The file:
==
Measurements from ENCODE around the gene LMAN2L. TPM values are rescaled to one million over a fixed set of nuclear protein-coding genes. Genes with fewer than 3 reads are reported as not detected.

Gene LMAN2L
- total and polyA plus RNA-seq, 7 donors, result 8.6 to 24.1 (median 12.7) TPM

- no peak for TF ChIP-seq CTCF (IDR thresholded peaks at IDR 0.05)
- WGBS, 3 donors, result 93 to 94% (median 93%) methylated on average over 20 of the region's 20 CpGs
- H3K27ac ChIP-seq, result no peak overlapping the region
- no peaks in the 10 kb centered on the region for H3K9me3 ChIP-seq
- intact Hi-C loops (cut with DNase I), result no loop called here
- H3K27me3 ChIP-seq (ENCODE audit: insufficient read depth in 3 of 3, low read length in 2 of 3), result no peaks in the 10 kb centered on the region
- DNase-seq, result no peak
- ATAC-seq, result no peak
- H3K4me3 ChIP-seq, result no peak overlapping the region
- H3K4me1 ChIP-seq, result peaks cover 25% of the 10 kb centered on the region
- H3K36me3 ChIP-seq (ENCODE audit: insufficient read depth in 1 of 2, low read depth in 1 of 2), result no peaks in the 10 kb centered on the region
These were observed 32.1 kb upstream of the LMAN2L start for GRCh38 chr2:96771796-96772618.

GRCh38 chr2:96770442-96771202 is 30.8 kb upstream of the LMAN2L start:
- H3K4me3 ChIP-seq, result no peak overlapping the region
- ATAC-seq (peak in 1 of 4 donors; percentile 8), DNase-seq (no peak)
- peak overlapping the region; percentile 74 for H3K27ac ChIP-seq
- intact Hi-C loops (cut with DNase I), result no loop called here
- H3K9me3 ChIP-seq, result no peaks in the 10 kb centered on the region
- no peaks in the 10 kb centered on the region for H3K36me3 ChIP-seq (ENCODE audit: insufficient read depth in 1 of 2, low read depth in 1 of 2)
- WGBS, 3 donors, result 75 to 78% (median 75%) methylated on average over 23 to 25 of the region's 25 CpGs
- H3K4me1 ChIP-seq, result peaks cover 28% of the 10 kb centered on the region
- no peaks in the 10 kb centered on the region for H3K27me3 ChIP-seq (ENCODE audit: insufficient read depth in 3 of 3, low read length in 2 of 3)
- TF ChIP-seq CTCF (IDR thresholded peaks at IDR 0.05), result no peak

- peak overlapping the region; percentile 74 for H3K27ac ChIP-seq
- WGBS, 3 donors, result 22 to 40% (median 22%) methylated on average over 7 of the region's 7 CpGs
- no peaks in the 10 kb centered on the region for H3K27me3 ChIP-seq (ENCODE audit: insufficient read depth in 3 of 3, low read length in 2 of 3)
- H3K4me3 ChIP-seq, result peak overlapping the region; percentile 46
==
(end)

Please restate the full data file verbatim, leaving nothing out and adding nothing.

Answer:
Measurements from ENCODE around the gene LMAN2L. TPM values are rescaled to one million over a fixed set of nuclear protein-coding genes. Genes with fewer than 3 reads are reported as not detected.

Gene LMAN2L
- total and polyA plus RNA-seq, 7 donors, result 8.6 to 24.1 (median 12.7) TPM

- no peak for TF ChIP-seq CTCF (IDR thresholded peaks at IDR 0.05)
- WGBS, 3 donors, result 93 to 94% (median 93%) methylated on average over 20 of the region's 20 CpGs
- H3K27ac ChIP-seq, result no peak overlapping the region
- no peaks in the 10 kb centered on the region for H3K9me3 ChIP-seq
- intact Hi-C loops (cut with DNase I), result no loop called here
- H3K27me3 ChIP-seq (ENCODE audit: insufficient read depth in 3 of 3, low read length in 2 of 3), result no peaks in the 10 kb centered on the region
- DNase-seq, result no peak
- ATAC-seq, result no peak
- H3K4me3 ChIP-seq, result no peak overlapping the region
- H3K4me1 ChIP-seq, result peaks cover 25% of the 10 kb centered on the region
- H3K36me3 ChIP-seq (ENCODE audit: insufficient read depth in 1 of 2, low read depth in 1 of 2), result no peaks in the 10 kb centered on the region
These were observed 32.1 kb upstream of the LMAN2L start for GRCh38 chr2:96771796-96772618.

GRCh38 chr2:96770442-96771202 is 30.8 kb upstream of the LMAN2L start:
- H3K4me3 ChIP-seq, result no peak overlapping the region
- ATAC-seq (peak in 1 of 4 donors; percentile 8), DNase-seq (no peak)
- peak overlapping the region; percentile 74 for H3K27ac ChIP-seq
- intact Hi-C loops (cut with DNase I), result no loop called here
- H3K9me3 ChIP-seq, result no peaks in the 10 kb centered on the region
- no peaks in the 10 kb centered on the region for H3K36me3 ChIP-seq (ENCODE audit: insufficient read depth in 1 of 2, low read depth in 1 of 2)
- WGBS, 3 donors, result 75 to 78% (median 75%) methylated on average over 23 to 25 of the region's 25 CpGs
- H3K4me1 ChIP-seq, result peaks cover 28% of the 10 kb centered on the region
- no peaks in the 10 kb centered on the region for H3K27me3 ChIP-seq (ENCODE audit: insufficient read depth in 3 of 3, low read length in 2 of 3)
- TF ChIP-seq CTCF (IDR thresholded peaks at IDR 0.05), result no peak

- peak overlapping the region; percentile 74 for H3K27ac ChIP-seq
- WGBS, 3 donors, result 22 to 40% (median 22%) methylated on average over 7 of the region's 7 CpGs
- no peaks in the 10 kb centered on the region for H3K27me3 ChIP-seq (ENCODE audit: insufficient read depth in 3 of 3, low read length in 2 of 3)
- H3K4me3 ChIP-seq, result peak overlapping the region; percentile 46